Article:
Saturday, November 29, 2014
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America’s Broken Dream

WASHINGTON, DC – The United States has long been viewed as the “land of opportunity,” where those who work hard get ahead. Belief in this fundamental feature of America’s national identity has persisted, even though inequality has been gradually rising for decades. But, in recent years, the trend toward extremes of income and wealth has accelerated significantly, owing to demographic shifts, the economy’s skills bias, and fiscal policy. Is the collapse of the American dream at hand?

From 1997 to 2007, the share of income accruing to the top 1% of US households increased by 13.5 percentage points. This is equivalent to shifting $1.1 trillion of Americans’ total annual income to these families – more than the total income of the bottom 40% of US households.

Inequality’s precise impact on individual well-being remains controversial, partly because of the complex nature of the metrics needed to gauge it accurately. But, while objective indicators do not provide a complete picture of the relationship between income inequality and human well-being, how they are interpreted sends important signals to people within and across societies.

If inequality is perceived to be the result of just reward for individual effort, it can be a constructive signal of future opportunities. But if it is perceived to be the result of an unfair system that rewards a privileged few, inequality can undermine individuals’ motivation to work hard and invest in the future.

In this sense, current US trends have been largely destructive. Economic mobility, for example, has declined in recent decades, and is now lower than in many other industrialized countries as well, including Canada, Finland, Germany, Japan, and New Zealand. An American worker’s initial position in the income distribution is highly predictive of his or her future earnings.

Moreover, there is a strong intergenerational income correlation (about 0.5) in the US, with the children of parents who earn, say, 50% more than the average likely to earn 25% above their generation’s average. Indeed, the US now lies near the middle of the World Bank’s ranking of economic opportunity, well below countries like Norway, Italy, Poland, and Hungary.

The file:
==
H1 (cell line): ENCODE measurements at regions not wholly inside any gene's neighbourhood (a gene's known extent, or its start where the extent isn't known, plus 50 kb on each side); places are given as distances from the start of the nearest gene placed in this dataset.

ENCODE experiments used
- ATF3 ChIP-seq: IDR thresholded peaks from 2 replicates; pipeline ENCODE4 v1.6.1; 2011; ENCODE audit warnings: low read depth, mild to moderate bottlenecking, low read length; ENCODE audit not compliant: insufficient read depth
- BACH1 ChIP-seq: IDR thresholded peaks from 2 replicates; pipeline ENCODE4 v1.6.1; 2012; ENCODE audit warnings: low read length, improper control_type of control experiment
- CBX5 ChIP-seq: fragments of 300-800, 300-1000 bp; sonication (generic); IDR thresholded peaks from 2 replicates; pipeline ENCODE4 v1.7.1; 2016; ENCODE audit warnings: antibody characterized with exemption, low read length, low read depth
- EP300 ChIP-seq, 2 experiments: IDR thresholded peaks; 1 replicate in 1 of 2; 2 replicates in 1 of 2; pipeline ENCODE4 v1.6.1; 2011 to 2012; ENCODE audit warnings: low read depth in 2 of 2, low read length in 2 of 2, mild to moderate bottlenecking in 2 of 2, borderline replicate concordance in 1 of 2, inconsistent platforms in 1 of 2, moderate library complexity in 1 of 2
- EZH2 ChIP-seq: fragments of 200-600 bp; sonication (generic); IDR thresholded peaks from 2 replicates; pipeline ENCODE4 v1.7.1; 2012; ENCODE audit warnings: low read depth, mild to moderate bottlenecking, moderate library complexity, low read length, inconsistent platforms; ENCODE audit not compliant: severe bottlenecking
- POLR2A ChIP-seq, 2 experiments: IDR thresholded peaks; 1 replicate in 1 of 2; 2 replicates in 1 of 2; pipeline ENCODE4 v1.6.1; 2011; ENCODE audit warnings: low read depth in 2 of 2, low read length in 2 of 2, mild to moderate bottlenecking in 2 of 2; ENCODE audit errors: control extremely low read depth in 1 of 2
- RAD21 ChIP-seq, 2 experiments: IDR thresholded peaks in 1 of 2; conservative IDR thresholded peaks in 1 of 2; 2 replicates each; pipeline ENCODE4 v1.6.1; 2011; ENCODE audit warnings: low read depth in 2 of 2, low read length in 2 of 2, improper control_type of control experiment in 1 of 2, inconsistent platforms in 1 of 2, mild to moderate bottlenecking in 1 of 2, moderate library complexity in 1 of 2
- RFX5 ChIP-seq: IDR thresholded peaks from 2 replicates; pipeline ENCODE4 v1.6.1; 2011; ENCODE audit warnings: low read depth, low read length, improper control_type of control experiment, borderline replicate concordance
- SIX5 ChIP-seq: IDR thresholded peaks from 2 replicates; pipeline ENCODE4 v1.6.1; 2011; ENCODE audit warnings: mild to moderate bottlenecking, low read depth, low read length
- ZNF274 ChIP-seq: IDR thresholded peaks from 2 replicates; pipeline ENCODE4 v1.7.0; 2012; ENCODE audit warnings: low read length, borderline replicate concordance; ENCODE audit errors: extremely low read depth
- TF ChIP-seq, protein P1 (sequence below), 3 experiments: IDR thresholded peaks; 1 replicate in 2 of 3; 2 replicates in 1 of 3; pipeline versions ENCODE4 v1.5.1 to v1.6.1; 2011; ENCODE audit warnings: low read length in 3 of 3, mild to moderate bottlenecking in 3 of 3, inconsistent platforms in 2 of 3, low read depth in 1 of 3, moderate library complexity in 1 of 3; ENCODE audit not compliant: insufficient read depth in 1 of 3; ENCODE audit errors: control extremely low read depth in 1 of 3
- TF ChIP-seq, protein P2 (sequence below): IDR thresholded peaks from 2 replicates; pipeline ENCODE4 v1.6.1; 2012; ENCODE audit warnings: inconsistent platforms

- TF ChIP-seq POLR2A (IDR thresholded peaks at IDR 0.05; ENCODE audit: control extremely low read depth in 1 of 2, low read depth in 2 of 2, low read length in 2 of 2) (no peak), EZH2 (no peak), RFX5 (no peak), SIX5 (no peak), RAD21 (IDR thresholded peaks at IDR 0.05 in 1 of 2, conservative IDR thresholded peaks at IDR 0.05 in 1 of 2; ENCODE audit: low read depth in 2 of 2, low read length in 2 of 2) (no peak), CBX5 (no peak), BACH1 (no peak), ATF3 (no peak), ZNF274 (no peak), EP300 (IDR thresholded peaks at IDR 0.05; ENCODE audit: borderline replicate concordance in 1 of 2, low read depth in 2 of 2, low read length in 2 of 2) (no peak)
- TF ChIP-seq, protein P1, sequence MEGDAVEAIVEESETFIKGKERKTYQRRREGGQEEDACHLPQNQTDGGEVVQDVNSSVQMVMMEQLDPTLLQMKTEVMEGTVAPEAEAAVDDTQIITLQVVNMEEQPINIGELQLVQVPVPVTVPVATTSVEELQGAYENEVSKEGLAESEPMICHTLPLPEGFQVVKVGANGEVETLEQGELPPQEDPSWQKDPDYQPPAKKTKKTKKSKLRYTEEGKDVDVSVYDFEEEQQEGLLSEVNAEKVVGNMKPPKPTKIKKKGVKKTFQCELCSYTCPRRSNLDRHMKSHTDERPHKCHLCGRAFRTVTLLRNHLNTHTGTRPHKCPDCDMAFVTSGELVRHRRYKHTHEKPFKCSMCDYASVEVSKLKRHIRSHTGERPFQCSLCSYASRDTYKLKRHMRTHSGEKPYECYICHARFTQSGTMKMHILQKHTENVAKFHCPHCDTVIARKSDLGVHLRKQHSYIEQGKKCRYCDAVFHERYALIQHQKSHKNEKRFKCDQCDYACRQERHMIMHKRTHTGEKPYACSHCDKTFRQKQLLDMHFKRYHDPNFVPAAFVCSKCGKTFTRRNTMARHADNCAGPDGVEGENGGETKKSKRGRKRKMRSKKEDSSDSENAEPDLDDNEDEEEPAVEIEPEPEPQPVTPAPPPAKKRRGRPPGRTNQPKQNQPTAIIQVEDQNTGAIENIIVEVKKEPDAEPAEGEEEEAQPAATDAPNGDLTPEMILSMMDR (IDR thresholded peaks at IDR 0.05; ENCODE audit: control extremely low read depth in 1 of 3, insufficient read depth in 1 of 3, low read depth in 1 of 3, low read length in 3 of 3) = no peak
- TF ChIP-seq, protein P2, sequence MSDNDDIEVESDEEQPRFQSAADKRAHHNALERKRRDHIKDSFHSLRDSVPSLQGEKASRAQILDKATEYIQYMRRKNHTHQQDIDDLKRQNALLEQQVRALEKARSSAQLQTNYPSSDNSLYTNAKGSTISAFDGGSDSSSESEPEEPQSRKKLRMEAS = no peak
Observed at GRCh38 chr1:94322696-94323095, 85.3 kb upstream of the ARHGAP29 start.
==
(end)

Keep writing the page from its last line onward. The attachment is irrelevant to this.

Some argue that, as long as the US maintains its economic dynamism, leadership in technological innovation, and attractiveness to immigrants, income inequality is irrelevant. But other pertinent trends – such as failing public schools, crumbling infrastructure, rising crime rates, and ongoing racial disparities in access to opportunities – seem to refute such claims. After all, having some of the world’s top universities means little if access to them is largely a function of family income.

This does not matter only to Americans. In a world in which individuals’ fates are increasingly linked, and effective governance depends on some consensus on norms of social and distributive justice, growing income differentials in one country – especially one that has long served as a beacon of economic opportunity – can shape behavior elsewhere. Without the belief that hard work begets opportunity, people are less likely to invest in education, undermining labor-market development; they may even be driven to protest.

More generally, declining economic mobility in the US could undermine confidence in the principles of a market economy and democratic governance that America has espoused for decades – principles that are fundamental to many countries’ development strategies. As Nobel laureate Joseph Stiglitz has pointed out: “[T]he extent to which the global economy and polity can be shaped in accord with our values and interests will depend, to a large extent, on how well our economic and political system is performing for most citizens.” Given increasing evidence that the system is performing much better for wealthier citizens than for poorer ones, America’s soft power seems bound to erode substantially.